Citrus Beurre Blanc, a.k.a. Devil Sauce

Citrus Beurre Blanc and Salmon

Citrus Beurre Blanc and Salmon

I cohabitate with a fish hater. Which is hard for me, being a native Floridian who grew up eating fish and seafood as a food group. My last meal, without a doubt, would be smoked mullet and swamp cabbage, exactly the way my grandmother made it. But even in the absence of smoked mullet and swamp cabbage, I eat fish every chance I get. Which is not often, considering my unfortunate living situation. So when I do eat it, I make it special. Being left all alone and to my own devices this weekend, I went to Whole Foods in Silver Spring and got a big piece of beautiful wild caught salmon, and made Sandy Patterson’s Citrus Beurre Blanc to go with it (grapefruits cost like THREE DOLLARS each at Whole Paycheck!!!!). This stuff is not for the feint of heart. It contains a ridiculous amount of butter, and as such is also ridiculously delicious. Which makes it dangerous for anyone who is not a supermodel or an Olympic athlete (or just annoyingly genetically blessed). If it moved to New York, Bloomberg would ban it.

Sandy Patterson, who graduated from and teaches at L’Academie de Cuisine, includes this sauce in some of the classes she teaches at the recreational school. (Her husband, Brian Patterson, teaches lesser sauces in the professional program.) I’d say it was the Food of the Gods, but it’s too good. It’s the Devil’s Sauce. How else could something so good be so bad ? And I’m also pretty gosh darn proud of myself for being able to consistently make it. I had a few greasy, nasty, unemulsified disasters with some early attempts.

I know what you’re saying… this is a PASTRY blog, not a beurre blanc blog. But one must diversify in one’s gratuitous butter intake, and a little savory never hurt anyone. Except for this sauce, which makes creme anglaise look like diet food. Here’s how you make it: (I can’t reprint Sandy’s original recipe. First, I don’t know where it is. Secondly, it’s unethical to hand out someone else’s recipe without permission. Thirdly, I’ve made it so many times that I stopped needing her recipe years ago and have strayed from it a bit. But at heart, it’s still Sandy Patterson’s Citrus Beurre Blanc/Devil Sauce.)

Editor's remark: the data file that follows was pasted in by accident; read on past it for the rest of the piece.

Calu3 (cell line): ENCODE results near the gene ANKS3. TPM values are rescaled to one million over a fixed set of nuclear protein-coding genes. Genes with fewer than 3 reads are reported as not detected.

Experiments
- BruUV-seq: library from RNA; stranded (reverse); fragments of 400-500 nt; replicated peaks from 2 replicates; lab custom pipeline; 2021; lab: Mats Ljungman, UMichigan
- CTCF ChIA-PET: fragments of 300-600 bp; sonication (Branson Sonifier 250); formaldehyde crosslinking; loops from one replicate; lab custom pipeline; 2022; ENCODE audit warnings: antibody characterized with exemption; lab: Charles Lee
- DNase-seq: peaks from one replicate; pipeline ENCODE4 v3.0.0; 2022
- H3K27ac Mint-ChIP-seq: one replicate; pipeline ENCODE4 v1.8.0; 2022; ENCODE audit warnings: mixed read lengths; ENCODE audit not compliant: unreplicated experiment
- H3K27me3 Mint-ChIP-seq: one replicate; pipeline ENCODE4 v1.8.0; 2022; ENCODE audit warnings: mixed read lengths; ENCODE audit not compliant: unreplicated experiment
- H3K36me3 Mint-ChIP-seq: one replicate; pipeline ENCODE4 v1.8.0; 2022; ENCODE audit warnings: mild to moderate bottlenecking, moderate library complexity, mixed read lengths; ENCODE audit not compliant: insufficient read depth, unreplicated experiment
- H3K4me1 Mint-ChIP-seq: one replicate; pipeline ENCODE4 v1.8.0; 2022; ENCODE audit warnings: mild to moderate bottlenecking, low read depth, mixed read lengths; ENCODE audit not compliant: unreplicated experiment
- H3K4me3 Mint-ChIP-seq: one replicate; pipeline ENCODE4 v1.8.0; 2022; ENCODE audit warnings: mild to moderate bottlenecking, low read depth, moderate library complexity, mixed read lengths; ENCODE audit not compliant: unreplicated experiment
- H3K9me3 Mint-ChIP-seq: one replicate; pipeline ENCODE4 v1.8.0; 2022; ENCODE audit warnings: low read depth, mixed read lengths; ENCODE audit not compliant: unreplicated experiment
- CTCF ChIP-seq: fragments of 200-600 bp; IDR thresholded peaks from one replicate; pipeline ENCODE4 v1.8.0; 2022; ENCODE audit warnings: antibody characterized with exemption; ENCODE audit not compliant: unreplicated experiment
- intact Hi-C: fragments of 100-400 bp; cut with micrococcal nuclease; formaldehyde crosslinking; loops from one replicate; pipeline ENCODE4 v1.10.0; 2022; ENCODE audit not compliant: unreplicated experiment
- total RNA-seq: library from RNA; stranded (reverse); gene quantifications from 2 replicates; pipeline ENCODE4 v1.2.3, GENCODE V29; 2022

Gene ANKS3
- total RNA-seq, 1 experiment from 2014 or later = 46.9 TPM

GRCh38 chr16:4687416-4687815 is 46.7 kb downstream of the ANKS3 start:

Finishing with Butter

Finishing with Butter

Combine the strained juice from a variety of citrus fruits (oranges, lemons, limes, grapefruit, etc.) in a non-reactive saucepan with a bunch of roughly chopped shallots (2 or 3 or so) and a sprig of thyme if you have some lurking around but it’s not a big deal if you don’t. Reduce until the citrus juices are somewhat syrupy and almost evaporated, and then throw in some heavy cream (a good splash) — and reduce again until thick. Then whisk in a lot of butter, one pat at a time. At least 1-1/2 sticks (10-12 oz.) or so. The more butter you whisk in, the richer, creamier, and more devil-like it becomes. Strain, season, serve.

You can’t keep this stuff for more than an hour or so. It breaks if you try to reheat it. And you can’t just throw away the leftovers, nor can you put it in a coffee cup and drink it like milk. Really, you CAN’T! I mean, you could, but you really shouldn’t. That’s the devil sauce in your head telling you that you can. Instead, look around for other stuff to nonchalantly dip in the leftover sauce so you can pretend like you are not actually eating a bucket of butter and cream. Some suggestions are:


    leftover broccoli


    the ends of bread that you were saving for the birds


    leftover pizza


    saltine crackers


    Pringles


    melba toast


    leftover take-out dimsum


    dill pickles


    microwaved chorizo


    hard boiled eggs


    cherry tomatoes


    baby carrots


    Stella D’oro bread sticks


    the rice cakes you bought for your diet


    a big spoon




Finished Sauce

Finished Sauce

Thank you, Sandy!

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4 Comments

Filed under not pastry

4 responses to “Citrus Beurre Blanc, a.k.a. Devil Sauce

  1. Great blog, Colleen! I’ll check back often. But most importantly, we must figure out how the French stay so trim as the inventors of such decadent sauces. I’ll give this one a try to be sure!

  2. Looks fantastic, Colleen. You did a great job. I am going to have to check-out your links to –mmmm…Korean food!

  3. Smokijo

    Colleen, you make me laugh! …and, you make this vegan drool at the thought of that wonderful sauce…on broccoli…stoooopppppp!!! Hugs

  4. Kim McLeod

    Sounds EXCELLENT! Especially using the leftover sauce for our GD rice cakes!
    I’ve eaten tastier sawdust. (but not on purpose)

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